“Four hundred fifty-eight.”
The nurse’s eyes widened as she read the numbers on the glucometer. My blood sugar was four times too high.
The doctor launched out of his chair, white coat flying. “It’s Type 1 Diabetes! It has to be! I’ll get some insulin.” He ran out of the room, banging the wooden door.
I swung my dangling legs, crinkling the paper on the doctor’s office bed. My head throbbed from high glucose and spun with jumbled thoughts.
Diabetes. So I wasn’t crazy about my symptoms! I wasn’t just being a wimp! Can I never eat dessert again? There are treatments for this…right? Does this mean I can’t do the things I’ve dreamed of doing?
Then I straightened. I’m like Papaw.
My mom’s dad also had diabetes. He raised six children, traveled the world, pastored a church, and organized a missions conference anyway.
I didn’t know what managing this disease would look like. But if Papaw’s life could be active and fulfilled, then so could mine.
His example stuck with me through the months of adjusting to my new routine. It bolstered my courage for my own around-the-world travels a year later. It ignited my purpose when I started my business.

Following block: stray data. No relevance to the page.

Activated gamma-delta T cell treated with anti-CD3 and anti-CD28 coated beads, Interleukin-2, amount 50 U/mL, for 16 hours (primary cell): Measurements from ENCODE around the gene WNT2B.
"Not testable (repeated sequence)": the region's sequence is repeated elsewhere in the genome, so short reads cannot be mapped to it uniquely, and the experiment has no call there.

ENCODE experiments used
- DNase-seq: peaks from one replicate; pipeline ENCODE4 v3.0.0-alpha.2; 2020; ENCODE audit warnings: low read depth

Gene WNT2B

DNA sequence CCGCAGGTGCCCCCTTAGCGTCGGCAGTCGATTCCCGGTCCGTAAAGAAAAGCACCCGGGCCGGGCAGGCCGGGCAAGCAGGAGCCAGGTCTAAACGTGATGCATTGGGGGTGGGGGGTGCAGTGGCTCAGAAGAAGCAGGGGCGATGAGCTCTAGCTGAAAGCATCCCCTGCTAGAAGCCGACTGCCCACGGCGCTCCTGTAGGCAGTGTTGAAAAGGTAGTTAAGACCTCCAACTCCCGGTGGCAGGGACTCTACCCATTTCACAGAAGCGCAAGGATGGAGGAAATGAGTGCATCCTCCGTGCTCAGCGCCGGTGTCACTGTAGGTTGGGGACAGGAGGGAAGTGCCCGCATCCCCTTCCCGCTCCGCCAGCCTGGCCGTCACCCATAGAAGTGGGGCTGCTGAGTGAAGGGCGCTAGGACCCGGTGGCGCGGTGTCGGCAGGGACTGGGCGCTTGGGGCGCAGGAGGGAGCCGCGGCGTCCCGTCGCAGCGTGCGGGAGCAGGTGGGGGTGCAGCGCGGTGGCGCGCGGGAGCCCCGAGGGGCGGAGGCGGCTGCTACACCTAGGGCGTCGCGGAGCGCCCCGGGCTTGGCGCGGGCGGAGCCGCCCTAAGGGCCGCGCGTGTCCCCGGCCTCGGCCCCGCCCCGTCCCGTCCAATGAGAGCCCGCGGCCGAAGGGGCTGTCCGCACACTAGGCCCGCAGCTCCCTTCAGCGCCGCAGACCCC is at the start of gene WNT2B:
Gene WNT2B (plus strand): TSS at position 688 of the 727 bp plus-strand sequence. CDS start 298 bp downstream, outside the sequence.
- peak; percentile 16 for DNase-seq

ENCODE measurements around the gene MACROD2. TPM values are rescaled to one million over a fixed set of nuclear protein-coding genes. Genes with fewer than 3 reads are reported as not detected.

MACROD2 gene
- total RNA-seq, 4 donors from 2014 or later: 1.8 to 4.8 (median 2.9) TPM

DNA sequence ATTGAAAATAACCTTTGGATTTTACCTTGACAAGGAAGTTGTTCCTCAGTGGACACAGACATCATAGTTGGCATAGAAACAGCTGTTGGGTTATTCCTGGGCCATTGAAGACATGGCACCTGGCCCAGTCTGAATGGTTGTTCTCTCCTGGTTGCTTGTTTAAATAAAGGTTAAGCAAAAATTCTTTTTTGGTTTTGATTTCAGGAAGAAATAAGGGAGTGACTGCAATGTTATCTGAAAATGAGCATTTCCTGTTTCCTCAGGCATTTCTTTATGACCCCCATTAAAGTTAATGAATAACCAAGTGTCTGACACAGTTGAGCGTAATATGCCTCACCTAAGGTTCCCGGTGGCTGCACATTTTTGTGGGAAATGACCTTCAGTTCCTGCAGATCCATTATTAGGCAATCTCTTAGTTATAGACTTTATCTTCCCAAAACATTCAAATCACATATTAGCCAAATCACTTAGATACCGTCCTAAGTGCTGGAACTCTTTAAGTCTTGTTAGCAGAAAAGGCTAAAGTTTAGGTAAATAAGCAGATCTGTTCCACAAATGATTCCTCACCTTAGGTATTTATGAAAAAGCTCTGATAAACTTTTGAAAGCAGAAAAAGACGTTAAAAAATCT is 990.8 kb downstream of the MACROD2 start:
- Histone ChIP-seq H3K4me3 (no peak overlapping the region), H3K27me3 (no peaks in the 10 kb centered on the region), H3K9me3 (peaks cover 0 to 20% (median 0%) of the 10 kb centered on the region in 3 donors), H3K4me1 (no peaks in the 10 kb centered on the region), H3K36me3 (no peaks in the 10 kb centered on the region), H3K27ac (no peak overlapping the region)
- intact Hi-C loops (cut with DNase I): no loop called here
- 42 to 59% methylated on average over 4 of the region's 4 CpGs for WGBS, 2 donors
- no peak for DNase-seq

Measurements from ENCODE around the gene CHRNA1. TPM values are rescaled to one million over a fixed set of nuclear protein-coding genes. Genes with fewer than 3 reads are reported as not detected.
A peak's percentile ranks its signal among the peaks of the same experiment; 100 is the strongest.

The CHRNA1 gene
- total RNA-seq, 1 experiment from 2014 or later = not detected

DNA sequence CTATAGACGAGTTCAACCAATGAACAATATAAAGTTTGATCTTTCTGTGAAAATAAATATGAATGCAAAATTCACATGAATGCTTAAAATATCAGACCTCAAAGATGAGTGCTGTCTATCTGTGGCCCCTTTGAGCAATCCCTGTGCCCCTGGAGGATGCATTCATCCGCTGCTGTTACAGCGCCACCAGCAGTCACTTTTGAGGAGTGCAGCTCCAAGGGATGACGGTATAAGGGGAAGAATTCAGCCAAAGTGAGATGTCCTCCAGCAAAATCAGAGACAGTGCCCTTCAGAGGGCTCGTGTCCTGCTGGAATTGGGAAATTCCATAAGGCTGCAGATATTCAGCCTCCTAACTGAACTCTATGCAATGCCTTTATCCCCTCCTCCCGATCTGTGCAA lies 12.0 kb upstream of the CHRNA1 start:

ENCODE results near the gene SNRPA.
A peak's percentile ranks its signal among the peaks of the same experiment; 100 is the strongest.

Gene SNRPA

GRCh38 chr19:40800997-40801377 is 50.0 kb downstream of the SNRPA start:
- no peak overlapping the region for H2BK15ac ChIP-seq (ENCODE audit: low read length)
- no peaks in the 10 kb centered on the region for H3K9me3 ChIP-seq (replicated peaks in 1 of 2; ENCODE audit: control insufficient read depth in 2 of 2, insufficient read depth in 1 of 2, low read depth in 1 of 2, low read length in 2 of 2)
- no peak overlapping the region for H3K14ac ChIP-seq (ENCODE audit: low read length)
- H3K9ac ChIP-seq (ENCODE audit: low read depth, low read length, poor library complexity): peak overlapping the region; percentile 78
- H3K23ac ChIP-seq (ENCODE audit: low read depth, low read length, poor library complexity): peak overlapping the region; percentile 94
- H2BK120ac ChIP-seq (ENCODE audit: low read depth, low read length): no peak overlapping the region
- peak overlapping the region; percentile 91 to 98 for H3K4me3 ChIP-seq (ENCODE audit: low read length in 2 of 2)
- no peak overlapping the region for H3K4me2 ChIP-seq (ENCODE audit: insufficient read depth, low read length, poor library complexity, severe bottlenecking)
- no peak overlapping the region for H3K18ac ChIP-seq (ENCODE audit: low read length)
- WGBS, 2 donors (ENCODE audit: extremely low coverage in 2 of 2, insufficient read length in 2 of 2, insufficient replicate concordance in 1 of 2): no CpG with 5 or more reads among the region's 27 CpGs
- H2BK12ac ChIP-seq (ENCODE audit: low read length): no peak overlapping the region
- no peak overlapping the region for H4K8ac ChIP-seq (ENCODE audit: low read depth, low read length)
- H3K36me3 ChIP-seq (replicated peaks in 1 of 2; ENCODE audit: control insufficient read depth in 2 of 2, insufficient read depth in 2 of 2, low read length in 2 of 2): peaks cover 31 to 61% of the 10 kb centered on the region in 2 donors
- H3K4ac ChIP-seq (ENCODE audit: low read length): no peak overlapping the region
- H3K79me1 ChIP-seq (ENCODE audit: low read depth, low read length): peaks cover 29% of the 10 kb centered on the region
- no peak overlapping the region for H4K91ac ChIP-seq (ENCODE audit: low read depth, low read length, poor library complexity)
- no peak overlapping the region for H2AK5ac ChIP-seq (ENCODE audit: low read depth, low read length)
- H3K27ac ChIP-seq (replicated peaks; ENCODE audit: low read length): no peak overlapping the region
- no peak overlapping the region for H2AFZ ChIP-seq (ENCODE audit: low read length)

But here’s the thing: Papaw went to heaven when I was just eighteen months old. I wouldn’t have known anything about him if my family hadn’t passed down his stories.
I’m so grateful my parents chose to prioritize and sacrifice for my education by homeschooling me. But much of what I learned didn’t come from my textbooks. They taught me how to read, work math problems, conduct science experiments, and study history.
But to learn how to live, we need to learn from other lives. In Ecclesiastes, Solomon uses his own life as an example. In Psalms, God repeatedly calls his people to remember the stories of their fathers.
Textbooks alone can’t teach us courage, gratitude, acceptance, or thoughtfulness. But you already have incredible resources that can: your story, and the stories of your family members.
I encourage you today to ask your parent, grandparent, or elderly friend just one question that you’ve never asked before about his or her life. If possible, bring your kids to listen, too.
You might find these conversations teaching your kids lessons they’ll remember long after they finish school.